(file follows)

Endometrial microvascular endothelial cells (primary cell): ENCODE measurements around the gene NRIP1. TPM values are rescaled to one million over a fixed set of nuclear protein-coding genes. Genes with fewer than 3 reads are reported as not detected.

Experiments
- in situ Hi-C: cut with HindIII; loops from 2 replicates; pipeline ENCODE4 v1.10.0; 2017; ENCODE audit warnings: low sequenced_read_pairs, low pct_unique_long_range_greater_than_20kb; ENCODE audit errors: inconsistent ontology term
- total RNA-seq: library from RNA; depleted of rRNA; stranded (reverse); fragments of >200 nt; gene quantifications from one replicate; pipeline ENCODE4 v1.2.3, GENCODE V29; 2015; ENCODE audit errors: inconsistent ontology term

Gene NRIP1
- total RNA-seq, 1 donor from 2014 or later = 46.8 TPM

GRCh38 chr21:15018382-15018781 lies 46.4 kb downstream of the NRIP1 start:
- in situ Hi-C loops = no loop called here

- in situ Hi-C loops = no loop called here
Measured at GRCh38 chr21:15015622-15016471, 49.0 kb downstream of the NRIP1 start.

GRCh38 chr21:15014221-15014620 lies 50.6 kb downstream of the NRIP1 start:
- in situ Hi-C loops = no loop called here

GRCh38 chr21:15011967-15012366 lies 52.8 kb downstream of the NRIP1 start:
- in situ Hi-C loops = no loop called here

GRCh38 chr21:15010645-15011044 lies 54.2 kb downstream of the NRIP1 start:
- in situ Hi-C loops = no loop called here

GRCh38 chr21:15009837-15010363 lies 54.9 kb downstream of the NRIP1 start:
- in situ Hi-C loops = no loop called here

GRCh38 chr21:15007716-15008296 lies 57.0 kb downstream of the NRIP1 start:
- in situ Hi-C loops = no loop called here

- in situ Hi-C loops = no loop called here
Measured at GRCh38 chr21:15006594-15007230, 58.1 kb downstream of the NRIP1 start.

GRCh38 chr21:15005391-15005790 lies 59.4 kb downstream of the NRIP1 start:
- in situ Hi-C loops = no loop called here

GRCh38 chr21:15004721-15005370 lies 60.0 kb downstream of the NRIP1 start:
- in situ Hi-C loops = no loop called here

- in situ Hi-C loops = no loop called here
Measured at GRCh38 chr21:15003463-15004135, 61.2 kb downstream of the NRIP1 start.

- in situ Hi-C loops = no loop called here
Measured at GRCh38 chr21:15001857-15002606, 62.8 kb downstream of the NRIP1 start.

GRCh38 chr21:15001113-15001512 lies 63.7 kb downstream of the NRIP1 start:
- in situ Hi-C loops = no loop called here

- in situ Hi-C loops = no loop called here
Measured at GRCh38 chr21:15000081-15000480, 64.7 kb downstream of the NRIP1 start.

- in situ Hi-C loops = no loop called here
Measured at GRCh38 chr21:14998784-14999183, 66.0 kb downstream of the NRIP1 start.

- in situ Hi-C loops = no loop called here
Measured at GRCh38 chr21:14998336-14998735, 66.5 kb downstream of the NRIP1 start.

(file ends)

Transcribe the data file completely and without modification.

Endometrial microvascular endothelial cells (primary cell): ENCODE measurements around the gene NRIP1. TPM values are rescaled to one million over a fixed set of nuclear protein-coding genes. Genes with fewer than 3 reads are reported as not detected.

Experiments
- in situ Hi-C: cut with HindIII; loops from 2 replicates; pipeline ENCODE4 v1.10.0; 2017; ENCODE audit warnings: low sequenced_read_pairs, low pct_unique_long_range_greater_than_20kb; ENCODE audit errors: inconsistent ontology term
- total RNA-seq: library from RNA; depleted of rRNA; stranded (reverse); fragments of >200 nt; gene quantifications from one replicate; pipeline ENCODE4 v1.2.3, GENCODE V29; 2015; ENCODE audit errors: inconsistent ontology term

Gene NRIP1
- total RNA-seq, 1 donor from 2014 or later = 46.8 TPM

GRCh38 chr21:15018382-15018781 lies 46.4 kb downstream of the NRIP1 start:
- in situ Hi-C loops = no loop called here

- in situ Hi-C loops = no loop called here
Measured at GRCh38 chr21:15015622-15016471, 49.0 kb downstream of the NRIP1 start.

GRCh38 chr21:15014221-15014620 lies 50.6 kb downstream of the NRIP1 start:
- in situ Hi-C loops = no loop called here

GRCh38 chr21:15011967-15012366 lies 52.8 kb downstream of the NRIP1 start:
- in situ Hi-C loops = no loop called here

GRCh38 chr21:15010645-15011044 lies 54.2 kb downstream of the NRIP1 start:
- in situ Hi-C loops = no loop called here

GRCh38 chr21:15009837-15010363 lies 54.9 kb downstream of the NRIP1 start:
- in situ Hi-C loops = no loop called here

GRCh38 chr21:15007716-15008296 lies 57.0 kb downstream of the NRIP1 start:
- in situ Hi-C loops = no loop called here

- in situ Hi-C loops = no loop called here
Measured at GRCh38 chr21:15006594-15007230, 58.1 kb downstream of the NRIP1 start.

GRCh38 chr21:15005391-15005790 lies 59.4 kb downstream of the NRIP1 start:
- in situ Hi-C loops = no loop called here

GRCh38 chr21:15004721-15005370 lies 60.0 kb downstream of the NRIP1 start:
- in situ Hi-C loops = no loop called here

- in situ Hi-C loops = no loop called here
Measured at GRCh38 chr21:15003463-15004135, 61.2 kb downstream of the NRIP1 start.

- in situ Hi-C loops = no loop called here
Measured at GRCh38 chr21:15001857-15002606, 62.8 kb downstream of the NRIP1 start.

GRCh38 chr21:15001113-15001512 lies 63.7 kb downstream of the NRIP1 start:
- in situ Hi-C loops = no loop called here

- in situ Hi-C loops = no loop called here
Measured at GRCh38 chr21:15000081-15000480, 64.7 kb downstream of the NRIP1 start.

- in situ Hi-C loops = no loop called here
Measured at GRCh38 chr21:14998784-14999183, 66.0 kb downstream of the NRIP1 start.

- in situ Hi-C loops = no loop called here
Measured at GRCh38 chr21:14998336-14998735, 66.5 kb downstream of the NRIP1 start.